Dan Ariely is a Professor of Psychology and Behavioral Economics at Duke University. As the founder of The Center for Advanced Hindsight and co-founder of BEworks, Ariely has dedicated his life to studying the fields of decision making and behavioral economics. Here is a look at some of the most memorable Dan Ariely quotes to familiarize yourself with.
“A substantial amount of research over the past decade has reinforced the idea that although internal happiness can deviate from its “resting state” in reaction to life events, it usually returns toward its baseline over time.”
“But suppose we are nothing more than the sum of our first, naive, random behaviors. What then?”
“Every year, employees’ theft and fraud at the workplace are estimated at about $600 billion.”
“Giving up on our long-term goals for immediate gratification, my friends, is procrastination.”
“Human beings are inherently social and trusting animals.”
“Humans rarely choose things in absolute terms. We don’t have an internal value meter that tells us how much things are worth. Rather, we focus on the relative advantage of one thing over another, and estimate value accordingly.”
— Nina Mažar (@NinaMazar) May 6, 2016
“If you’re a company, my advice is to remember that you can’t have it both ways. You can’t treat your customers like family one moment and then treat them impersonally—or, even worse, as a nuisance or a competitor—a moment later when this becomes more convenient or profitable.”
“In a modern democracy, he said, people are beset not by a lack of opportunity, but by a dizzying abundance of it.”
“Most blogs have very low readership—perhaps only the blogger’s mother or best friend reads them—but even writing for one person, compared to writing for nobody, seems to be enough to compel millions of people to blog.”
“One that we are just beginning to understand- is that trust, once eroded, is very hard to restore.”
“Ownership is not limited to material things. It can also apply to points of view. Once we take ownership of an idea — whether it’s about politics or sports — what do we do? We love it perhaps more than we should. We prize it more than it is worth. And most frequently, we have trouble letting go of it because we can’t stand the idea of its loss. What are we left with then? An ideology — rigid and unyielding.”
“People are sometimes willing to sacrifice the pleasure they get from a particular consumption experience in order to project a certain image to others.”
“People are willing to work free, and they are willing to work for a reasonable wage; but offer them just a small payment and they will walk away.”
“Put simply, the link between creativity and dishonesty seems related to the ability to tell ourselves stories about how we are doing the right thing, even when we are not. The more creative we are, the more we are able to come up with good stories that help us justify our selfish interests.”
“Resisting temptation and instilling self-control are general human goals, and repeatedly failing to achieve them is a source of much of our misery”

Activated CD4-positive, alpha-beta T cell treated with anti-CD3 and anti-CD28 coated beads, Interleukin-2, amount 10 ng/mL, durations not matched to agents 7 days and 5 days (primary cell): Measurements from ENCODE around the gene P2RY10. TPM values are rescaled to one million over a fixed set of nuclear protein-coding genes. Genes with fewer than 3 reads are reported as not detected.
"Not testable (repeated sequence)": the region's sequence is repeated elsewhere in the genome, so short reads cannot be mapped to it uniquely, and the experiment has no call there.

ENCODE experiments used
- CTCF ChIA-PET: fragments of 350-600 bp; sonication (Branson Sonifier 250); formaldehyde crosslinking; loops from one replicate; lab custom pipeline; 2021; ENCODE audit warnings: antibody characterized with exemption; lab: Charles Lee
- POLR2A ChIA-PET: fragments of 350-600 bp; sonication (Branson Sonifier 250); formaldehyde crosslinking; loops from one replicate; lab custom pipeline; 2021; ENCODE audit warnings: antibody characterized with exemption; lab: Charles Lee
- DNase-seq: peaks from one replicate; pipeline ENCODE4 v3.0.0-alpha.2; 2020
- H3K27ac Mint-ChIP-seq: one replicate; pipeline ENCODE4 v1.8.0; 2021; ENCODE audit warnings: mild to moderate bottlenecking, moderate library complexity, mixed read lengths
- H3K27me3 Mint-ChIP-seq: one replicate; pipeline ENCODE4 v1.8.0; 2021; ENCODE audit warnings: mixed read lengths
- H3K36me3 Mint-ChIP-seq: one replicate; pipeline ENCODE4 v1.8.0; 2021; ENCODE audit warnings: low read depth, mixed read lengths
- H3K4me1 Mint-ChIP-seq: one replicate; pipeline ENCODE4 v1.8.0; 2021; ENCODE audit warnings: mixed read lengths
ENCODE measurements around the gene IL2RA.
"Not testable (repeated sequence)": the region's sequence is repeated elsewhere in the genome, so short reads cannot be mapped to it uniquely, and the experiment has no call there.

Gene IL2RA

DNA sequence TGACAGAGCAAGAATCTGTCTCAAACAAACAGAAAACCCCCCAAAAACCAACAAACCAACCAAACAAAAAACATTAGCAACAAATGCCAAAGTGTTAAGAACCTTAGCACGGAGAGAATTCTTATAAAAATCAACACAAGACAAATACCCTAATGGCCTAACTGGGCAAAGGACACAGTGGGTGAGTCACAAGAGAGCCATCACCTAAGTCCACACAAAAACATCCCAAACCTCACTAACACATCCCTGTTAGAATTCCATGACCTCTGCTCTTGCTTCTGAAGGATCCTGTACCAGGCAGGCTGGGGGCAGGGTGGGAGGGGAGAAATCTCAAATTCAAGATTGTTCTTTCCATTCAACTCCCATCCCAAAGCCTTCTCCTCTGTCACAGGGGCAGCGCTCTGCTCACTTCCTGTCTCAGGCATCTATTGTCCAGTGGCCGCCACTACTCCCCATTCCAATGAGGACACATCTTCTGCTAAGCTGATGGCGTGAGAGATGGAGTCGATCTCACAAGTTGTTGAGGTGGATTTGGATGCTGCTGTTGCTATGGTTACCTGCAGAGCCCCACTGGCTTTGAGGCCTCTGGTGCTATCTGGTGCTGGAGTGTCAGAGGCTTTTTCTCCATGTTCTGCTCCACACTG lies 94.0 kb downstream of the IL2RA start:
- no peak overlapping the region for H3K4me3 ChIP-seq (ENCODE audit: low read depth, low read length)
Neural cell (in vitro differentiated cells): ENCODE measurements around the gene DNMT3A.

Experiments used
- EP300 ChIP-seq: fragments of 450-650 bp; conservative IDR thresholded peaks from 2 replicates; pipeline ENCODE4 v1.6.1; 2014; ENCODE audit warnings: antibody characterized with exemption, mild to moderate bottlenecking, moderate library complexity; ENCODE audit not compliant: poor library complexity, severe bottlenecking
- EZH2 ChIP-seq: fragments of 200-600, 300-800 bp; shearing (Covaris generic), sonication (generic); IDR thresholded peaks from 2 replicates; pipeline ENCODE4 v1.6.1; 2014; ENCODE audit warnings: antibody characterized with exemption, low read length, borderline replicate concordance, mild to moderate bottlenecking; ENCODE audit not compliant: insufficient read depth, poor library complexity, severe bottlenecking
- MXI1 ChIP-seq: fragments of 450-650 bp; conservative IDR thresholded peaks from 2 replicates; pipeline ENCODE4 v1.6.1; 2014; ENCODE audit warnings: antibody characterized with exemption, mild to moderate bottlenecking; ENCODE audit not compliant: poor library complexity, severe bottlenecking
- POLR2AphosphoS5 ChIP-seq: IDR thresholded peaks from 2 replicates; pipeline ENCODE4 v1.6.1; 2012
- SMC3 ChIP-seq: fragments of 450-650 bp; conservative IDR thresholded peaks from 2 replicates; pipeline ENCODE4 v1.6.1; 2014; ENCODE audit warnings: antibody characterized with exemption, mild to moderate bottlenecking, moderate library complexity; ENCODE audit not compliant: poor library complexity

— DLD Conference (@DLDConference) May 4, 2016
“That’s a lesson we can all learn: the more we have, the more we want. And the only cure is to break the cycle of relativity.
“The danger of expecting nothing is that, in the end, it might be all we’ll get.”
“The more cashless our society becomes, the more our moral compass slips.”
“The retail industry has its own headache: it loses $16 billion a year to customers who buy clothes, wear them with the tags tucked in, and return these secondhand clothes for a full refund.”
“There are many examples to show that people will work more for a cause than for cash.”
“This result suggests that cheating is not driven by concerns about standing out. Rather, it shows that our sense of our own morality is connected to the amount of cheating we feel comfortable with. Essentially, we cheat up to the level that allows us to retain our self-image as reasonably honest individuals.”
— Tushar (@imbenzene) April 30, 2016
“We all think that in the future, we are wonderful people. We will be patient, we will not procrastinate, we will exercise, we will eat well… The problem is we never get to live in that future. We always live in the present.”
“We all want explanations for why we behave as we do and for the ways the world around us functions. Even when our feeble explanations have little to do with reality. We’re storytelling creatures by nature, and we tell ourselves story after story until we come up with an explanation that we like and that sounds reasonable enough to believe. And when the story portrays us in a more glowing and positive light, so much the better.”
“We usually think of ourselves as sitting the driver’s seat, with ultimate control over the decisions we made and the direction our life takes; but, alas, this perception has more to do with our desires-with how we want to view ourselves-than with reality.”
“When people think about a placebo such as the royal touch, they usually dismiss it as “just psychology.” But, there is nothing “just” about the power of a placebo, and in reality it represents the amazing way our mind controls our body”
“Without constant suspicion, we can get more out of our exchanges with others while spending less time making sure that others will fulfill their promise to us.”
Dan Ariely appears at this Ted Talk discussing how the world feels about the growing concern to inequality. Whether this refers to the growing wealth gap between social classes, this new research will shock you.
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